Austerity policies are bringing poverty, despair, and wretchedness to Europe, spelling out a dismal future of deepening unemployment, inequality, and desperation for countries across the continent, the International Federation of Red Cross and Red Crescent Societies show in a searing 68-page study released exclusively to the Guardian.
“As the economic crisis has planted its roots, millions of Europeans live with insecurity, uncertain about what the future holds,” the study reads, according to The Guardian Thursday. “This is one of the worst psychological states of mind for human beings. We see quiet desperation spreading among Europeans, resulting in depression, resignation and loss of hope. Compared to 2009, millions more find themselves queuing for food, unable to buy medicine nor access healthcare. Millions are without a job and many of those who still have work face difficulties to sustain their families due to insufficient wages and skyrocketing prices.”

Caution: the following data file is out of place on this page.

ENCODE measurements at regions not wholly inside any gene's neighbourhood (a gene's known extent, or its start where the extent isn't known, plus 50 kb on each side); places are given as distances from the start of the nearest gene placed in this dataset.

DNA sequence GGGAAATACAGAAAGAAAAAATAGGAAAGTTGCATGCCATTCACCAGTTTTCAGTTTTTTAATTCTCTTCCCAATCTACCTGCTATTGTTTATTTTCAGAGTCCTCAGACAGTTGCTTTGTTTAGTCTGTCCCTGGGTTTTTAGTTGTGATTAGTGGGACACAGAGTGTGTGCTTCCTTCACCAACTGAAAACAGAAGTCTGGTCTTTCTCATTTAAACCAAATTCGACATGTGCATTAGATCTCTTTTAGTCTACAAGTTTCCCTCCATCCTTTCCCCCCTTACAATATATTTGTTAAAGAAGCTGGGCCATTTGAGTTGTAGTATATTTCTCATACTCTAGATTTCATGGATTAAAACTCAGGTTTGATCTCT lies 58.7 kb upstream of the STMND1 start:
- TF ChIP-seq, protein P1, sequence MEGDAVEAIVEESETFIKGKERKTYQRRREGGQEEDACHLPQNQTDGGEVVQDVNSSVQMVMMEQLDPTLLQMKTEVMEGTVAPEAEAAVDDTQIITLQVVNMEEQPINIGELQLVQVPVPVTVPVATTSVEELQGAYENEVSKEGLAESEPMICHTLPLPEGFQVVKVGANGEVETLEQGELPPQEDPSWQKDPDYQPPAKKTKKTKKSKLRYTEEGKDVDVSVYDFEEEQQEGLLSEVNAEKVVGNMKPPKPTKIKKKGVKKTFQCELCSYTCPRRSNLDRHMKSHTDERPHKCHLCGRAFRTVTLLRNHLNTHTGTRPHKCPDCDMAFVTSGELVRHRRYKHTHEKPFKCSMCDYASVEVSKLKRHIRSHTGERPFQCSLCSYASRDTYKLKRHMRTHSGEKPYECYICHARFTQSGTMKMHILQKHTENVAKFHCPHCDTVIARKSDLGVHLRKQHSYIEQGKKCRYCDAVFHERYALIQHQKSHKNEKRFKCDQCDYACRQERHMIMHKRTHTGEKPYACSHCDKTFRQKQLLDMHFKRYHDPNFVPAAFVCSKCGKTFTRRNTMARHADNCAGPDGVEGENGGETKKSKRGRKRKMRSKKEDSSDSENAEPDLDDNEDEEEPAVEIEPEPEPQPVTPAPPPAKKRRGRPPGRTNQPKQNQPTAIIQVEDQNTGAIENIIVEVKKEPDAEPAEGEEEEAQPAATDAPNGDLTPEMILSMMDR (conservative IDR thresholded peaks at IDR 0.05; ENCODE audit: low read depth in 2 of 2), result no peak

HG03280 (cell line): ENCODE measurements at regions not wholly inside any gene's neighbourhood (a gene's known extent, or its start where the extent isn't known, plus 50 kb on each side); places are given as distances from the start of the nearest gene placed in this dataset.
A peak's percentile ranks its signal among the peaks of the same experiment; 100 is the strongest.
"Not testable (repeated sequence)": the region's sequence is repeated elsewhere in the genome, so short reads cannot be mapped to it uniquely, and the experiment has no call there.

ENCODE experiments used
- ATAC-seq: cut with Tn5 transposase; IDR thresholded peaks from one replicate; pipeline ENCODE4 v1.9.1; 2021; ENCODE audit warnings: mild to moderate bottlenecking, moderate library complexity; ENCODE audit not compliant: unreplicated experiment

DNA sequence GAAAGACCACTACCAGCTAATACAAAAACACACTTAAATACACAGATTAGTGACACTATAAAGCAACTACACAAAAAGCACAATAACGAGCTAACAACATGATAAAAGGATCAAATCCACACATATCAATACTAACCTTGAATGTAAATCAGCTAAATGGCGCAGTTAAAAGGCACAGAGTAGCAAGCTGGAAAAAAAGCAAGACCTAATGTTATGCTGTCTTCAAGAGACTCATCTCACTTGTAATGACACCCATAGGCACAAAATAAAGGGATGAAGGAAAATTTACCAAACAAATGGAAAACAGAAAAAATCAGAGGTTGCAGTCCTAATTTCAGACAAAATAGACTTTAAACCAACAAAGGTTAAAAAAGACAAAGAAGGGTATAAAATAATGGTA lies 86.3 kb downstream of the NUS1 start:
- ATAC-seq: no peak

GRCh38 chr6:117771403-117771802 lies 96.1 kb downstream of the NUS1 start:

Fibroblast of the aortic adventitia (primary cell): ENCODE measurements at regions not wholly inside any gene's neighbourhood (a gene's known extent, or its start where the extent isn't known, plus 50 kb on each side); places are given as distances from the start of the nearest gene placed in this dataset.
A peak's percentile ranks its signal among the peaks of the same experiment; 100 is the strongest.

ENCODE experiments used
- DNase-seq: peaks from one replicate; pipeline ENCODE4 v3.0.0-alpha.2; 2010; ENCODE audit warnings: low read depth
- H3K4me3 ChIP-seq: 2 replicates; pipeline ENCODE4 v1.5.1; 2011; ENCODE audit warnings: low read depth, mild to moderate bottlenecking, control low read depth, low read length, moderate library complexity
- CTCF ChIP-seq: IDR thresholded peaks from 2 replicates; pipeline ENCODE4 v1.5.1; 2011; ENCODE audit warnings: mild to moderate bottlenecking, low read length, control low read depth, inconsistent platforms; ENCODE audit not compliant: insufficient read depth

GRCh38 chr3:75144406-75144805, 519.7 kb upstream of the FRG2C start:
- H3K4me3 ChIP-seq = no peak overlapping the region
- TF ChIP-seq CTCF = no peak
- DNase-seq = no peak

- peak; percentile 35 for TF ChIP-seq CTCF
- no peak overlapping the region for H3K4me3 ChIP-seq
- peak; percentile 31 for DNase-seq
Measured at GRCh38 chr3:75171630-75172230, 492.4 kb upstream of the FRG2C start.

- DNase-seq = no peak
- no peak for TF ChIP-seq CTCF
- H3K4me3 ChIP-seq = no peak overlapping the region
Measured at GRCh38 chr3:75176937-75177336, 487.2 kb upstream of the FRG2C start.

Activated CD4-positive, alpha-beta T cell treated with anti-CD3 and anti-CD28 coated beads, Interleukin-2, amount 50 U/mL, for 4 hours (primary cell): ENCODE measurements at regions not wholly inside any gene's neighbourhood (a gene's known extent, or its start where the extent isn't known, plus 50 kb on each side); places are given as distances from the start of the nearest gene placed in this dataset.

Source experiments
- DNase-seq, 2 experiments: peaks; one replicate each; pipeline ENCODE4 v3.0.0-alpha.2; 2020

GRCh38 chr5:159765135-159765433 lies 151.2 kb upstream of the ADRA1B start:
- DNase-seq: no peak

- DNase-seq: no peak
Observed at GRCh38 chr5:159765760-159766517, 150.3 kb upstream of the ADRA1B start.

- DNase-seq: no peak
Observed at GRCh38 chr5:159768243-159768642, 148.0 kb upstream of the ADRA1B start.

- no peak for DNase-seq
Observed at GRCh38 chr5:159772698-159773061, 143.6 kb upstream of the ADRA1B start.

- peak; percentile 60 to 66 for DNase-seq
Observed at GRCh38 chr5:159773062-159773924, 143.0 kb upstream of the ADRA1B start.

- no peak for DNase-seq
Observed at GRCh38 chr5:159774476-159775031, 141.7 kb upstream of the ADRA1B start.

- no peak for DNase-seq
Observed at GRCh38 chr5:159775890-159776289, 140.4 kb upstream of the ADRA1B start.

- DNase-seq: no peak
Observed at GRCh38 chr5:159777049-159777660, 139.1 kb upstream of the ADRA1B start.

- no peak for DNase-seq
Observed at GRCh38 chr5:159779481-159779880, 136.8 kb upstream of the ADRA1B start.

The study—which used a mass survey to map the 28 countries of the EU plus 14 more in the Balkans, Eastern Europe, and central Asia—shows that the crisis touches not only bailed-out countries in the south of Europe and Ireland, but also the so-called successful countries like Germany and “wealthy” countries like Denmark.
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Ian Traynor with the Guardian describes the grim picture painted by the study:
The report traces a litany of horrors that include
- A doubling of suicide rates among women in Greece
- Workers in Slovenia being denied their wages for months
- 350,000 people in France falling beneath poverty levels between 2008 and 2011
- 600,000 workers in Germany not earning enough to live on last year
- 13 percent of the population of Baltic states and Hungary have left their countries due to the grim economic landscape
- Youth unemployment rates ranging between 33 percent and 60 percent in one quarter of countries surveyed
Yet, the authors warn that the long-term effects of austerity and economic decline on the continent are still unknown. “The long-term consequences of this crisis have yet to surface,” the report reads. “The problems caused will be felt for decades even if the economy turns for the better in the near future … We wonder if we as a continent really understand what has hit us.”